I refer to desires that become cravings as “unskillful desires,” thereby implying that there is such a thing as a “skillful desire.” Yet the concept of a skillful desire, a Right desire is not found in traditional Buddhist teaching. Typically, the two words … desire and craving … are equated, even though in Pali as in English, they are two separate words with different meanings.
Several years ago, however, I happened to hear a series of dharma talks on tape given by a learned student of the Buddha dharma, Larry Yang of San Francisco, on this very topic. It made sense to me, it fit with the dharma, and I felt it was very helpful in making ones way along the path. And so, I want to share my understanding of that teaching with you.
As a Buddhist, the five Precepts … not killing, helping others, refraining from sexual misconduct, speaking and listening with loving kindness, and not consuming things which are harmful … are an essential element of ones meditation practice and form a core guidance on how to live a Right life. We know that vast numbers of people on this earth do not follow these precepts, and not only do they suffer for it, but those who they abuse suffer as well. Indeed, most of us can point to many moments in our own past and even occasions in the present when we did not act in accordance with the Precepts.
Can one, as a Buddhist, “desire” to address this source of suffering, both by directly helping those in need and by spreading the Buddha dharma and bringing the benefits of its teaching to more people? Can we desire, for ourselves and others, a life that is in keeping with the Precepts? What about work … can we not desire to help others through our work, in ways both large and small? In general, can we desire things that are consistent with the Five Precepts? Is this not what engaged Buddhism is about?
It was with much surprise that I recently discovered that the Buddha as well as Larry Yang would say, “yes.” Listen to what the Buddha said:
What is right effort? Here a bhikkhu awakens desire for the non-arising of … unwholesome states, the abandoning of arisen unwholesome states, the arising of wholesome states, and the perfecting of arisen wholesome states, for which he makes efforts, arouses energy, exerts his mind, and endeavors. Bhikkhu Nanamoli, The Life of the Buddha, BPS Pariyatti Editions, 1992, p.239
If that is not support for the concept of Right desire and engaged Buddhism, I don’t know what is.
But there is one major caveat to this teaching on skillful v unskillful desires. And that caveat is that if such a desire has an unskillful origination either because of intent or lack of equanimity, then the desire becomes unskillful and a craving (or to use the Buddha’s phrasing, an unwholesome state).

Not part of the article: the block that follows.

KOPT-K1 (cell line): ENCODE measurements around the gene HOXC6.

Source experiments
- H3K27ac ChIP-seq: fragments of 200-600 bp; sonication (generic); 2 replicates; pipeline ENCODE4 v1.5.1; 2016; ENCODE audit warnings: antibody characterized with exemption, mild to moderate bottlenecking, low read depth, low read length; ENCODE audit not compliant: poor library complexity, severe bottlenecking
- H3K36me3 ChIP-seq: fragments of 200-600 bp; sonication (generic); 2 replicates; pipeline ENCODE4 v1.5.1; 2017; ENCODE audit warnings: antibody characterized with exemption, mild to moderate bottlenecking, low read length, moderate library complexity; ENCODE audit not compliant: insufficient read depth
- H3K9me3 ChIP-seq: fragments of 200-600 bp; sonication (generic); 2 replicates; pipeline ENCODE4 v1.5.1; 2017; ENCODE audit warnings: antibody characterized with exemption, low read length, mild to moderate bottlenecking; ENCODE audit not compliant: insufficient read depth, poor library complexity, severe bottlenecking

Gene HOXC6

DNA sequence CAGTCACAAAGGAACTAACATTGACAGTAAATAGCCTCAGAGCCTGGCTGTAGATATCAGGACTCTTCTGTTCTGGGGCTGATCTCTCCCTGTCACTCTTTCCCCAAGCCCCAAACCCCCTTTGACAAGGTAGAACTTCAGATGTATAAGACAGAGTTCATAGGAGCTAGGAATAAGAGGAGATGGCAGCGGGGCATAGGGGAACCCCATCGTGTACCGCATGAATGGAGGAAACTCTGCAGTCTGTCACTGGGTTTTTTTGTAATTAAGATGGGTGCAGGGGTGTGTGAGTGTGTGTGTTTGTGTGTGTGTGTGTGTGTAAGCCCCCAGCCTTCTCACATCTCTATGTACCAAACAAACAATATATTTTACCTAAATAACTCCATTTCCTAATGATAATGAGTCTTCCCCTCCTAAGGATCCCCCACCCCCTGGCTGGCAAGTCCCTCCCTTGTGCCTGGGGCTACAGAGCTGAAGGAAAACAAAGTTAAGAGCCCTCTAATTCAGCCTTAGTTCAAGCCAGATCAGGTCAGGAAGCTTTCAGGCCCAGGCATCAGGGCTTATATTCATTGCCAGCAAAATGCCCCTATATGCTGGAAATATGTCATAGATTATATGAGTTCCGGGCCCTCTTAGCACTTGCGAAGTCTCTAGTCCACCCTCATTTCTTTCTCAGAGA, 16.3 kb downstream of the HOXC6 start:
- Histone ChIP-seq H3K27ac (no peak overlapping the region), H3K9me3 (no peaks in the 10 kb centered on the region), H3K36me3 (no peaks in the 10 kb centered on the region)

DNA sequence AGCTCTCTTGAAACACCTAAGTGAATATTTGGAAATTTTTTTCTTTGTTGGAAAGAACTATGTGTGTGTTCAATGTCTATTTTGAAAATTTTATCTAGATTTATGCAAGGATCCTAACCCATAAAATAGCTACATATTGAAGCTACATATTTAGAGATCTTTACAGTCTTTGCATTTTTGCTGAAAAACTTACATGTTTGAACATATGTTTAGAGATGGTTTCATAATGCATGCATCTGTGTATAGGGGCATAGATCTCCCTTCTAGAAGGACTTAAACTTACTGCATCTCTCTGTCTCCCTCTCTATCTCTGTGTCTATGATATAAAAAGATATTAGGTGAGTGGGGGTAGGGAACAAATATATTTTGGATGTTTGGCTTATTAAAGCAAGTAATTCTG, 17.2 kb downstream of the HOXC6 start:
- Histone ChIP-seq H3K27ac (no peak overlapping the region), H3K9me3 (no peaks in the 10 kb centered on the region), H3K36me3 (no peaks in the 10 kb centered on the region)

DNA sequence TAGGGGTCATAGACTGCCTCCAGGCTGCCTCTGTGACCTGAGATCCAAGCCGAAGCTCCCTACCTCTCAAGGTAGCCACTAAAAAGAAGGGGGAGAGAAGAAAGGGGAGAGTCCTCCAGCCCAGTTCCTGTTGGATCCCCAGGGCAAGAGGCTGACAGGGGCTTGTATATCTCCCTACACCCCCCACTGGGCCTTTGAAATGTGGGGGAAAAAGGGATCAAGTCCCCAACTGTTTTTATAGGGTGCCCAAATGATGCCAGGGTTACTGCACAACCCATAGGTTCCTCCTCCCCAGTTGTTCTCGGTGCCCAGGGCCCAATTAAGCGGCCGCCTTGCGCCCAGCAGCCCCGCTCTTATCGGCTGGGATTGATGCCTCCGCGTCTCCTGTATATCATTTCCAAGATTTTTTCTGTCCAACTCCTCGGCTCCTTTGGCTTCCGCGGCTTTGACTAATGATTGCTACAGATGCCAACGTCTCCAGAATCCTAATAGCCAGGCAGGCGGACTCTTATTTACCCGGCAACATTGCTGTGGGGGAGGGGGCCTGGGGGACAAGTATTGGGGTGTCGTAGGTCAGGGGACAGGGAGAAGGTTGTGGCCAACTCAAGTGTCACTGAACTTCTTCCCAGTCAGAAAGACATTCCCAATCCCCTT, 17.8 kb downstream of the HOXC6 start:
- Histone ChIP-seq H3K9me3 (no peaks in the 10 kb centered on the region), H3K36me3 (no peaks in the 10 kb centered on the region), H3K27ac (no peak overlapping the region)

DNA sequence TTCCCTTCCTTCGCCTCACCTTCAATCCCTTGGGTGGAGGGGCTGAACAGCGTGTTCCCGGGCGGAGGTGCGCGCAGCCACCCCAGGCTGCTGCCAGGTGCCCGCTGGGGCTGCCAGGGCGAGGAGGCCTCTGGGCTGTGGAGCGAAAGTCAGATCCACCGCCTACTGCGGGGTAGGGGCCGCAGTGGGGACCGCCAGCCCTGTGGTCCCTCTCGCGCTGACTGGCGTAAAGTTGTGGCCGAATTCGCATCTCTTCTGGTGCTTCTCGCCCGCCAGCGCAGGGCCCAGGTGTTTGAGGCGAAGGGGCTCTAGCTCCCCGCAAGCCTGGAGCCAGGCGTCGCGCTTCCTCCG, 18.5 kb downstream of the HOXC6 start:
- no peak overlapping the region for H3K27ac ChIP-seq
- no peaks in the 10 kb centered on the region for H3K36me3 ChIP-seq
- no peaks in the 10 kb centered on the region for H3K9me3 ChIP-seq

Let me give some examples. Desiring to help others is a skillful desire, but if that desire arises from the intent to create an image of oneself as being good, then the desire becomes unskillful. Indeed the unskillful intent in this case indicates that one is not really interested in helping others.
Desiring to have friends is a skillful desire, but if that desire arises from dissatisfaction with ones life as it is now, if one is running from what is … from loneliness … then the desire becomes unskillful; it arises from a lack of equanimity. Whereas, if one is content with ones life as it is now, accepts that it’s just the way it is, and desires to have friends, then the desire is skillful.
Desiring to have a sexual relationship in a physically and psychologically healthy way is a skillful desire. But if that desire becomes obsessive, then the desire becomes unskillful because it arises from a lack of equanimity.
So, desires that are in furtherance of, or in keeping with, the five Precepts and are not tainted by unskillful origination are Right desires. They can and indeed should be acted upon for they move us along the path, they increase our happiness; they are skillful.
But beware that your ego does not play tricks on you. It is critically important to be mindful of the arising of desire and to be aware of its origination. To ensure that one’s desires remain or become Right desires, it is essential that you truly accept your life as it is now. If your acceptance is self-deception, your desires will not be based in equanimity and will remain cravings.
In order to not fall into this trap of self-deception, we need to give our acceptance an opportunity to take root before we engage in any desires, even potentially skillful ones. This is after all a major shift for us after spending most of our lives not accepting. And as I wrote in an earlier post (“12 Steps on the Buddhist Path”), we need to recognize that our craving for things is basically an addiction … we feel we need them to be happy … and so we need to follow the practice of 12-step programs and commit to not entertaining any of our desires/cravings for a period of time … however long it takes until you can honestly say that you accept yourself and your life as it is right now.
Now someone might say that despite the fact that Bhikkhu Nanamoli translated Right Effort using the word “desire,” such “good” desires are not desires at all … a desire is something obsessive, it controls our life, it by definition causes suffering. Certainly most desires or wants fit that definition. But I would counter that a desire is simply wanting something that is not. So while the skillful desire I have defined is not harmful, it is nevertheless a desire. Indeed, if one is far along in ones practice and is free of ego, such a desire can result directly from ones true Buddha nature rather than be the result of a choice one makes.
Desire is not in and of itself a harmful thing. It is the nature of a specific desire or its origination that renders it a harmful craving rather than Right.